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Discussion Starter #1
After going through numerous threads I have seen several opinions and theories, but no consensus, to one in particular problem.

My question: Is it true that a rear main seal leak will not cause the clutch to slip, but a front main seal leak will??? :confused013: It was mentioned that the centrifugal force of the flywheel will sling any oil from the rear main away and drain out the bottom of the bell housing.

Also, if the problem is due to the front main and I replace it, will I still have to replace the clutch, or will the oil eventually burn off of it?

We just recently aquired this truck ('97 3500, 128,xxx miles) and although I know there are oil leaks, I haven't had a chance to chase them all down.

About a month ago I hauled three loads of round bales (21,000 lbs + trailer) and had absolutely no problems with it. Now, this week I drive it with no trailer or load and it slips on fairly hard acceleration.

TIA for your input.
 

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I think the front seal you are refering to is the one in the transmission on the input shaft. It will leak into the pressure plate and foul the disk. When mine did it. It would make a squalk if I let the clutch out really hard. Leak or no leak, If yours is slipping, Its gonna have to come out.
 

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Since you need a clutch anyway, pulling the trans will be the time to find which seal is leaking. The theory of the rear main is just that, a theory. In real life the oil can and will make it's way to the clutch face and ruin it. However, when mine got wet it grabbed and chattered, it didn't slip.
 

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Discussion Starter #4
Still confused:

Drove the truck today for the first time in about a week. Early on in the trip to town it was slipping, but didn't seem as bad. After the trip town (about 7 miles) it stopped slipping. In other words, after everything warmed up, it didn't do it. It then sat for about 3 hours. Drove it again and it still didn't slip.

Still haven't smelled anything that smells like clutch...........
 

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Discussion Starter #5
Since you need a clutch anyway, pulling the trans will be the time to find which seal is leaking. The theory of the rear main is just that, a theory. In real life the oil can and will make it's way to the clutch face and ruin it. However, when mine got wet it grabbed and chattered, it didn't slip.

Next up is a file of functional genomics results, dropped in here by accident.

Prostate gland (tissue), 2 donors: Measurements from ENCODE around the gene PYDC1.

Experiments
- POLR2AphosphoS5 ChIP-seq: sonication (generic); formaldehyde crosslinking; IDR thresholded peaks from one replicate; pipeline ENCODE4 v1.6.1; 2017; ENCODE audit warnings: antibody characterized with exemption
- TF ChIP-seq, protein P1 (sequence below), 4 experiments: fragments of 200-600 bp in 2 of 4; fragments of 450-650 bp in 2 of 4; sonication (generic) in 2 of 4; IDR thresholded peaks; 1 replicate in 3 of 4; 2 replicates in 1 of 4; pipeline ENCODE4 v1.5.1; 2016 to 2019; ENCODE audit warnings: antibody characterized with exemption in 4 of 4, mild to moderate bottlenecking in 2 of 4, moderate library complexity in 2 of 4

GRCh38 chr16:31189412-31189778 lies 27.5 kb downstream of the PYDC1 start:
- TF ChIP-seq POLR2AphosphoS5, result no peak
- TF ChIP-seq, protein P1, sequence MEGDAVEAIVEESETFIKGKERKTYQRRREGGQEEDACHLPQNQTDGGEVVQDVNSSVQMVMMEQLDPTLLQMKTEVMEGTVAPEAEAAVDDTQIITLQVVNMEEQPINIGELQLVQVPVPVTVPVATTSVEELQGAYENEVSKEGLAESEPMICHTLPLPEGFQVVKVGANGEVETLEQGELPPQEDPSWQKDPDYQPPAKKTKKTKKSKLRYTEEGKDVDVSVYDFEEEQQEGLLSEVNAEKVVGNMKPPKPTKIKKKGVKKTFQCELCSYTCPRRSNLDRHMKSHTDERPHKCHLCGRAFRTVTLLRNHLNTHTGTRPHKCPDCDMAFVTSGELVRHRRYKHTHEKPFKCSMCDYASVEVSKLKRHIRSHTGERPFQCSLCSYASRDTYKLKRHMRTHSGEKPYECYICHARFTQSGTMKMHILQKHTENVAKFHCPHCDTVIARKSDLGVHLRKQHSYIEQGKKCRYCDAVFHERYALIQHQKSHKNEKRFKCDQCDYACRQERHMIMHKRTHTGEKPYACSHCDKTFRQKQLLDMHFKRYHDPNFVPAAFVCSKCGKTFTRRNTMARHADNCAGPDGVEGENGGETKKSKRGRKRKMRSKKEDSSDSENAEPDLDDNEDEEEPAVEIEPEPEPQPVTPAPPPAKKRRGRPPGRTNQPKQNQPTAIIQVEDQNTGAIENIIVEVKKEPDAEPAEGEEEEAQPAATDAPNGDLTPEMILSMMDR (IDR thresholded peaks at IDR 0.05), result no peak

Not grabbing or chattering. Smooth as silk during initial take-off and shifting. It was just slipping during high-torque (high boost) conditions.

Still confused.......................
 

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my "clutch was slipping" for a while and same story never smell it and sometimes it would go away once it warmed up and it was a bad slave cylinder. and a rear main seal in the motor will not cause a clutch to slip the oil cant beat syntrifical force to reach the other side of the flywheel a front tranny seal on the other hand will. and if it is the slave for the love of god dont listen to anyone who says you cant bleed the system and you have to buy the whole hydro kit thats BS. hope this helps
 

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Discussion Starter #7 (Edited)
kfisher,

Thanks for sharing your experience. I will try to get this issue pinned down when I get some days off in about a week. I can't really get anything done when I'm working. I work a 12 hour shift 78 miles from the house. which puts me gone about 16 hours a day (or night). We are looking at tons of overtime for the rest of the year, and I will probably end up with about 900-1000 hours OT before it is all over with. This doesn't leave a lot of time for playing with my toys.

When I finally get a chance to chase this down , I will report back.


Thanks,
koga


PS- One of these days I will get a sig up. For now, please do a member/user search for "witegoat", he is my 15 yr old son and it is his truck that I am talking about.
 

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a rear main seal in the motor will not cause a clutch to slip the oil cant beat syntrifical force to reach the other side of the flywheel
Centrifugal force can send droplets of oil throughout the inside of the bellhousing, it doesn't all go to the botton as implied in the theory. The turbulance of the air caused by the spinning mass turns those droplets into mist. Whenever you disengage the clutch that oily mist gets on both faces of the clutch plate, the pressure plate and the flywheel face. Believe what you will, and I'm sorry I gave you bad info in the past. I can only relay my experience, I can not read your mind or guess what your specific situation is.
 
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